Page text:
By Richard Sala
136 pages, color
Published by Fantagraphics

Richard Sala is one of those creators that holds a fairly unique voice in comics. Many people have tried to replicate his off-beat brand of horror, but ultimately nothing out there quite like his. So with a new graphic novel called The Hidden out, the question for most people won’t be, "Should I read it?" but "When should I read it?" What you’ll find inside is a book that in many ways sums up both Sala’s greatest strengths and weaknesses.

The Hidden begins in a typical manner for many Sala books; a series of mysterious scenes, with a professor having nightmares followed up quickly by his town being destroyed as he runs. But then, with no warning, the setting jumps slightly in time and we get to the heart of the graphic novel. Our heroes, such as they are, are a young couple named Colleen and Tom who run across the amnesiac professor, even as an unknown force or group has destroyed the nearby city and almost all of its inhabitants. At the mercy of the professor, they find what at first seems to be a safe haven, but then things go from bad to worse and they have to try and rise to the occasion to stop the destruction from shifting to an even greater scale.

Early on, The Hidden is reminiscent of Edgar Allan Poe’s "Masque of the Red Death" short story, with the scenes of the decadent businessmen locked away from the destruction raining down all around them, assuming that what was outside could never infiltrate their lair. But being Sala, nothing in The Hidden remains static for long, so every time you think you’ve cracked its code something new rears its head. With its ever-sliding setting and characters, though, eventually Sala has to reveal what’s really going on, and that’s one of the weakest points of the book. With little space for the characters to figure it out on their own, we instead have a member of the supporting cast show up with a huge block of exposition, explaining the plot and how it unfolded. It’s an awkward and jarring moment of the book, and while Sala in the past hasn’t been adverse to moments of wholesale exposition, this one seems much more labored and lengthy than in the past.

When it’s not full of overly heavy exposition, though, there’s a lot about The Hidden that does work. The attack at the Rebirth Foundation shifts that scene from uneasy to terrifying, with Sala pacing out the shifting dynamics of the people in the room in a way that continually ups the fear factor. And when violence shows up almost randomly, there’s that sudden feeling that anything can happen at any time, that at no point in this story is a character safe from harm or death. Even something as simple as a nightmare sequence can grab your attention, and it goes a long way toward smoothing over its exposition issues.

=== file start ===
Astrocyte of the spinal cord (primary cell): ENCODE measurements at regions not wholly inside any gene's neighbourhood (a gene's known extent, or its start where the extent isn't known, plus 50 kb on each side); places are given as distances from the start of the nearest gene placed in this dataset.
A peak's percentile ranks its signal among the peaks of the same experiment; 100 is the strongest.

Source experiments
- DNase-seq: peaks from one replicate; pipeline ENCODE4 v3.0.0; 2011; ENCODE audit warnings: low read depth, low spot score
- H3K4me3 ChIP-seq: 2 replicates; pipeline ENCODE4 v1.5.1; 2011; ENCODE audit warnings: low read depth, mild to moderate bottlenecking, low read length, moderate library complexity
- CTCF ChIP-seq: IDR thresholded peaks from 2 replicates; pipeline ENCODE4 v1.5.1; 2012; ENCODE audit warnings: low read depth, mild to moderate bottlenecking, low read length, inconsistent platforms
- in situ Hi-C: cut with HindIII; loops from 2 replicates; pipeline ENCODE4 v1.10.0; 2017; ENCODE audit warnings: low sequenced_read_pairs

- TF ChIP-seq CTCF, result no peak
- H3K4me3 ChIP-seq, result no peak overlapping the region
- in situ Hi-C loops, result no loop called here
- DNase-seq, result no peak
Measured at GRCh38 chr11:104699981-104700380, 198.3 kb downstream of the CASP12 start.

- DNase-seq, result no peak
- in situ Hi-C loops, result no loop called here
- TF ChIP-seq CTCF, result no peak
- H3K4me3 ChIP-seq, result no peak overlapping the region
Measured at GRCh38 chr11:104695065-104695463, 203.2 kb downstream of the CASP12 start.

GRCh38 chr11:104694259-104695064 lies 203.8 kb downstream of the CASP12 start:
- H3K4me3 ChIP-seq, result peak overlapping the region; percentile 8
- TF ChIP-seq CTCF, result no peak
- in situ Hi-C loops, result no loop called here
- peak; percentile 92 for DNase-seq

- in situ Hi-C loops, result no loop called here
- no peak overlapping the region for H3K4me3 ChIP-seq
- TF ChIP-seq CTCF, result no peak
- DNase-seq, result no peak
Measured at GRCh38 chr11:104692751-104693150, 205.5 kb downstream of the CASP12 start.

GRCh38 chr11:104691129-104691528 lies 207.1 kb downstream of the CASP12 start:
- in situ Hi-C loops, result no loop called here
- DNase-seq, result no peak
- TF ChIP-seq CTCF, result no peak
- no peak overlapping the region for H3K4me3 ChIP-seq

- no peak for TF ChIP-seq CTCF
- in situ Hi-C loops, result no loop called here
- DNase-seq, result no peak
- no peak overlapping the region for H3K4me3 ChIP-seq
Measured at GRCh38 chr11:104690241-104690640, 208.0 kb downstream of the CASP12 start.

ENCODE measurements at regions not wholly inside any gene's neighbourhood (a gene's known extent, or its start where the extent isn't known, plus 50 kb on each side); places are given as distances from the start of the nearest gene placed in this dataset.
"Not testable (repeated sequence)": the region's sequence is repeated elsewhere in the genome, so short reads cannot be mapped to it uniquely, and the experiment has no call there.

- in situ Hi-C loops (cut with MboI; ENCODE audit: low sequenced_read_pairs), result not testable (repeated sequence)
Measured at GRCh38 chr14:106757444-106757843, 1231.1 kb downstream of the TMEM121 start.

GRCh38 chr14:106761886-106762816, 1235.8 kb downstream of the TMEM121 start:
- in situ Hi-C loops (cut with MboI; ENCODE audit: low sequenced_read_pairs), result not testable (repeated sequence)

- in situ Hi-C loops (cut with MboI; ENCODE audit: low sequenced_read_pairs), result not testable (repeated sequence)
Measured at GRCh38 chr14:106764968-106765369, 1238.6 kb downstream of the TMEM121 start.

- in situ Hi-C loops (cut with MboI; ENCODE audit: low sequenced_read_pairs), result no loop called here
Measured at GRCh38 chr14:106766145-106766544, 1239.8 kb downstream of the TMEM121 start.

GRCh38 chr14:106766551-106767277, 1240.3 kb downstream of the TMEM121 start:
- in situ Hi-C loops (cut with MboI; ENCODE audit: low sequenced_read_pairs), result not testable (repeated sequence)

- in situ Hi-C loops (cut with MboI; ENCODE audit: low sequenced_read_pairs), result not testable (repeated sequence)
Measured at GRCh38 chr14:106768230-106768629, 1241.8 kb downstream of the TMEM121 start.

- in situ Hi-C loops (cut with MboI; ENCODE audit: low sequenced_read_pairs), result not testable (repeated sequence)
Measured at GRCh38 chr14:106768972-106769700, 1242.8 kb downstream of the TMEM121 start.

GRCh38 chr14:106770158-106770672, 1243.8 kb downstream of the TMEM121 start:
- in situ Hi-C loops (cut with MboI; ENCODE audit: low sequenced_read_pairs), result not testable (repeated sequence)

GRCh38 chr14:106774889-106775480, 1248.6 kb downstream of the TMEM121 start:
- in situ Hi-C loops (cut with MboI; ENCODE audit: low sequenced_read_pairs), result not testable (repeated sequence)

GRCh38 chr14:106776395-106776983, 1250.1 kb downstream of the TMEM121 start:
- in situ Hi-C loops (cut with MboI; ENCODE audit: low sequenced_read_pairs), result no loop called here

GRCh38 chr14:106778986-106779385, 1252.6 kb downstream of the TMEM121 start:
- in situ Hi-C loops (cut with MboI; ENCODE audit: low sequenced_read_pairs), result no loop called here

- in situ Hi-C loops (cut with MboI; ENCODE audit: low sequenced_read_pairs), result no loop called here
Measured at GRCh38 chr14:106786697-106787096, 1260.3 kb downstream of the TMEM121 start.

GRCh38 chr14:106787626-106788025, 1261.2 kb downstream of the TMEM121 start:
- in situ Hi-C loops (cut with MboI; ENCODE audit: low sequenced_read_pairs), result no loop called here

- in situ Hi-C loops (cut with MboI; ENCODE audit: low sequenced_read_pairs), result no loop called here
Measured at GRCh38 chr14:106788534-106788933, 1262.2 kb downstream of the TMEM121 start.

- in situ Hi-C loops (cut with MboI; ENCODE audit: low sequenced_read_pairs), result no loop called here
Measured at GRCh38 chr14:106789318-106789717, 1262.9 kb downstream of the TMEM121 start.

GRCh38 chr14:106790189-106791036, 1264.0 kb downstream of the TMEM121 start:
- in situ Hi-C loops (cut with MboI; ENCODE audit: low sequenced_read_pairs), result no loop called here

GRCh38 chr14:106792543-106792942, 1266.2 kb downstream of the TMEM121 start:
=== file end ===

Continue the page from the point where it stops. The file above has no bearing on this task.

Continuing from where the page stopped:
Sala’s art is strong throughout the graphic novel. His strangely angular creations are once more on display here, but even more than in books like Delphine, I feel like Sala’s making the landscape an equally critical visual element. The desert mesas and buttes tower above the characters as they wander through the wasteland, their ridges and accompanying twisted trees providing an eerie nature to the scenes. Piles of abandoned cars and corpses also regularly show up, presented in a way that at first you can’t help but see them, and then over time they’re almost lurking in the background, an after-thought for the characters who are numbed to their presence. Sala’s colors are also on display here and they’re gorgeous; I love the deep blues he uses for the sky, or the reds and oranges for the landscape. And when we have a creepy nightmare, with the world around a character plunged into a single color, it adds a sinister layer to the scene.

The Hidden isn’t perfect—the exposition is hard to shake, and the ending is even more abrupt than normal (and slightly unsatisfying beyond the initial "gotcha!" moment)—but what Sala does well, he does very well indeed. There’s quite a lot to love in The Hidden, with some scenes in particular that will stick with the reader for a long time. I’d like to see Sala shake these slight faults for his next book, but there’s no doubt in my mind that I’ll be reading it.

Purchase Links: Amazon.com | Powell’s Books

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